When I was a kid, I used to watch a TV show called Born Free.
It featured Gary Collins and Diana Muldaur and it was based – I learned much later – on the books by Joy Adamson, an Austrian-born naturalist and writer who in Africa, together with her husband George Adamson, took in three orphaned lion cubs and kept on of them, a lioness called Elsa.
The series lasted only 13 episodes – and that sounds weird to me, because I seem to recall it lasted forever.
The show was everything a kid of about ten could want – it featured African landscapes, wild beasts and a mix of adventure and positive messages. It was environment-friendly, and green before there was a Green party. Now I’ve been told they don’t broadcast it anymore, here in Italy, because it is not politically correct enough, whatever that means. The sort of thing that makes me feel old1.
From the Joy Adamson books a movie had been made, too, in 1966 – and I realize now that I never saw it… or if I did, I completely forgot about it.
I only recall the theme by John Barry.
But what about the books?
Well, in 2005 I took a day off with my brother and we visited a friend on the French Riviera.
Being book obsessives, the lot of us, after lunch the topic turned to books, and our friend led us to a small used book store in one of the small villages in the Vence area, which sold used and antiquarian books.
We spent about one hour in there, browsing through the shelves.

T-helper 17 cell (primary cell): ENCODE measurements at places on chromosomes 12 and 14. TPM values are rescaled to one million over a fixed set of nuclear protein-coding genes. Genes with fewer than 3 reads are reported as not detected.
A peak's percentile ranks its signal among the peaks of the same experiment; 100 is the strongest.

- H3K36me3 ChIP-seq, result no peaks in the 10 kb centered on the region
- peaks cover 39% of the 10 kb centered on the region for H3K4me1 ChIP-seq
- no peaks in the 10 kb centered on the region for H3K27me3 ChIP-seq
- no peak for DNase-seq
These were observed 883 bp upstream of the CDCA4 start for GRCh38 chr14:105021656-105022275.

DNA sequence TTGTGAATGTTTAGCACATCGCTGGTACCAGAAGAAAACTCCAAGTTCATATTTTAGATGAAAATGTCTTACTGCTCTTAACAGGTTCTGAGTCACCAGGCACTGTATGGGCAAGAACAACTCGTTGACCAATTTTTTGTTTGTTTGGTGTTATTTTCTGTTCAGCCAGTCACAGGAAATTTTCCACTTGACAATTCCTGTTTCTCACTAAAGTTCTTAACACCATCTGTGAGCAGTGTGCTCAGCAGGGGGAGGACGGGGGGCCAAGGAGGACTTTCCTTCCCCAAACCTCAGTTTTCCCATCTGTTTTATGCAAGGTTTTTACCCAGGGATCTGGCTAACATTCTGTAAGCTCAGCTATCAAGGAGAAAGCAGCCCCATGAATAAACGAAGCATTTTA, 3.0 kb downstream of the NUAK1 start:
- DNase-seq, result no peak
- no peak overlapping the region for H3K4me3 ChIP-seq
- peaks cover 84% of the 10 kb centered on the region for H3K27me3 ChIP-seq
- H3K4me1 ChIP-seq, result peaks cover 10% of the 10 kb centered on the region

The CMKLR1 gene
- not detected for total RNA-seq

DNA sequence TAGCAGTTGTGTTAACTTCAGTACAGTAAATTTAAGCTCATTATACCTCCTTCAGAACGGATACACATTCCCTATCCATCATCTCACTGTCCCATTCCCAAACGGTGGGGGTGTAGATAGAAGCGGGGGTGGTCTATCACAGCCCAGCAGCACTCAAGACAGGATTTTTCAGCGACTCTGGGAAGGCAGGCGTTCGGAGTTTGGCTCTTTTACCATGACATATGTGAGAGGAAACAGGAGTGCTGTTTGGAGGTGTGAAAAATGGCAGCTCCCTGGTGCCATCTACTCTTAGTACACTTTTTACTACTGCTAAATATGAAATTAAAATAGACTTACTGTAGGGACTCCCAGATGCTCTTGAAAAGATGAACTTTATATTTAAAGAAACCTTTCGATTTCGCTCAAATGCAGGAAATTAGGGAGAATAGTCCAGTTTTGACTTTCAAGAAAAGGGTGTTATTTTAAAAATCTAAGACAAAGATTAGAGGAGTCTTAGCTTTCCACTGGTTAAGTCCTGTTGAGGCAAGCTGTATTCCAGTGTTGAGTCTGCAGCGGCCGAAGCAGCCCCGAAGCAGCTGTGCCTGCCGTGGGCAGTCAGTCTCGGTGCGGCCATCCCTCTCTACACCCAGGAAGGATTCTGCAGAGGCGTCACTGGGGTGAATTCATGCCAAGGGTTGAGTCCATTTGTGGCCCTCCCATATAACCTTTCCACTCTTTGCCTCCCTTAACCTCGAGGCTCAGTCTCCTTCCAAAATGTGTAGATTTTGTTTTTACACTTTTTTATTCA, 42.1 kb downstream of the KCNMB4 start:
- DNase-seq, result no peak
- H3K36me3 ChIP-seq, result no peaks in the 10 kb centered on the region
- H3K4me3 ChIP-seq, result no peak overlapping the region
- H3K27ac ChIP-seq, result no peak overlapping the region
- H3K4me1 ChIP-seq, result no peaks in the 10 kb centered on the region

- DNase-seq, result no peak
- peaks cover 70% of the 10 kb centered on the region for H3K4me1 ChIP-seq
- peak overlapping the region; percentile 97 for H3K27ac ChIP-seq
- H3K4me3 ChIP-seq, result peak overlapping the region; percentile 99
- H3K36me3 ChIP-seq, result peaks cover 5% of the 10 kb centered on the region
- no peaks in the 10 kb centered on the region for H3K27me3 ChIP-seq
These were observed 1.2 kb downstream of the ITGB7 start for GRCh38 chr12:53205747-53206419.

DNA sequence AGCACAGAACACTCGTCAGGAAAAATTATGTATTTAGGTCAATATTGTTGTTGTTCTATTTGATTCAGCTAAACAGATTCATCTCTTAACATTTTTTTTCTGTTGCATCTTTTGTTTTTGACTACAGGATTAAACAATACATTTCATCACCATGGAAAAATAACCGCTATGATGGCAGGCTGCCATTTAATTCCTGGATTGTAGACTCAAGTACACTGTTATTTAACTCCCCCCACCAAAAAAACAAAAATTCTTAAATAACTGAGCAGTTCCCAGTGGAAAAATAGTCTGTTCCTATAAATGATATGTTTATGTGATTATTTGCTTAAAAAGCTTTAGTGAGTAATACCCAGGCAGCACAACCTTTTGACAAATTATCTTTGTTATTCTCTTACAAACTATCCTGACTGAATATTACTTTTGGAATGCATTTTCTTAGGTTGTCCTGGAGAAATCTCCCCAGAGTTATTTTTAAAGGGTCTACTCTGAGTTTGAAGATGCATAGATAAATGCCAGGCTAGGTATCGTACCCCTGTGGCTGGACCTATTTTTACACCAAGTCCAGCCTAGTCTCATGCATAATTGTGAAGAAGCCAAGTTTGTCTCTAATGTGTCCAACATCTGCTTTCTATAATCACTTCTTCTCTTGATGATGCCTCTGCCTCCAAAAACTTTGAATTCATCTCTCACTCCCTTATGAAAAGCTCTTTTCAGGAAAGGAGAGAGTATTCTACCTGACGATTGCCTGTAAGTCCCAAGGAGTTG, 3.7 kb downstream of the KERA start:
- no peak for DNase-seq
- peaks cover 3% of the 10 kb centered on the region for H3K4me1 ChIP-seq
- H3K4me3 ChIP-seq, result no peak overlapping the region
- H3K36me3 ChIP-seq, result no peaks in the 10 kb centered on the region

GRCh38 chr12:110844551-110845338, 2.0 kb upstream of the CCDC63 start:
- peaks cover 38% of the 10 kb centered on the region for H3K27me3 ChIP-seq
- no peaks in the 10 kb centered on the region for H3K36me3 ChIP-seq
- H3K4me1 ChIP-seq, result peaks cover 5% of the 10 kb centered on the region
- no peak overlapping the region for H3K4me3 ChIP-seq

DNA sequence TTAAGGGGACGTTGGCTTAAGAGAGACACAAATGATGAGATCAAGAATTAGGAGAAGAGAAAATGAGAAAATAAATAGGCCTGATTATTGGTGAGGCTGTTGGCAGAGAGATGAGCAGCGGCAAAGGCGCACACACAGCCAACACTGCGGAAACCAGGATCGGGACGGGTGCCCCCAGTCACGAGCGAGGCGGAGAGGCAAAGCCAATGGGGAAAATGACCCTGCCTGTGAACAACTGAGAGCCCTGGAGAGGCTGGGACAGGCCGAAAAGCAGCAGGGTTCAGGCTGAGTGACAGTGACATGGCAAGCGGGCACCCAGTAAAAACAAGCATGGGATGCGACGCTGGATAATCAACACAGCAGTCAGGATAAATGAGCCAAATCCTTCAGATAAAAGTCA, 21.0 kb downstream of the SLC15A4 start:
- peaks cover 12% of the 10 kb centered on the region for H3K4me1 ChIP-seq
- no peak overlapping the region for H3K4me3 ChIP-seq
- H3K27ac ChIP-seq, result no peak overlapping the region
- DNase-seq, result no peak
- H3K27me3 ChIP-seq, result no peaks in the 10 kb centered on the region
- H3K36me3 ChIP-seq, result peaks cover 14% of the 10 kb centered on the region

I eyed a fine copy of Agassiz’s Essay on Classification, first Cambridge Edition, 1962, but I had not enough money with me to get it.
But on the same shelf, for reasons that escape me, I also found three equally very fine volumes of Joy Adamson’s Born Free series Born Free, Living Free and Forever Free, first edition hardbacks from the early ’60s.
These I could afford, and I bought them.
We were discussing used books a few posts back, and thestuff you find in them – well, in these three books I found a collection of paper clippings about George and Joy Adamson, almost an appendix to the books.
Now the three volumes are in my library, and I worry daily about the menace of humidity, mosses and other horrors that haunt these hills.
I browsed the books last night, trying to catch some color and some detail for my next story, and once again I wondered at the person that had collected those clippings, and preserved them inside those books.
And I’m certainly getting old and mushy, but I felt some kind of connection there, between me, that mysterious paper clipper, and myself at ten, sitting on the floor in my room, watching those 13 telefilms (really? Only 13?)
This is really armchair adventuring.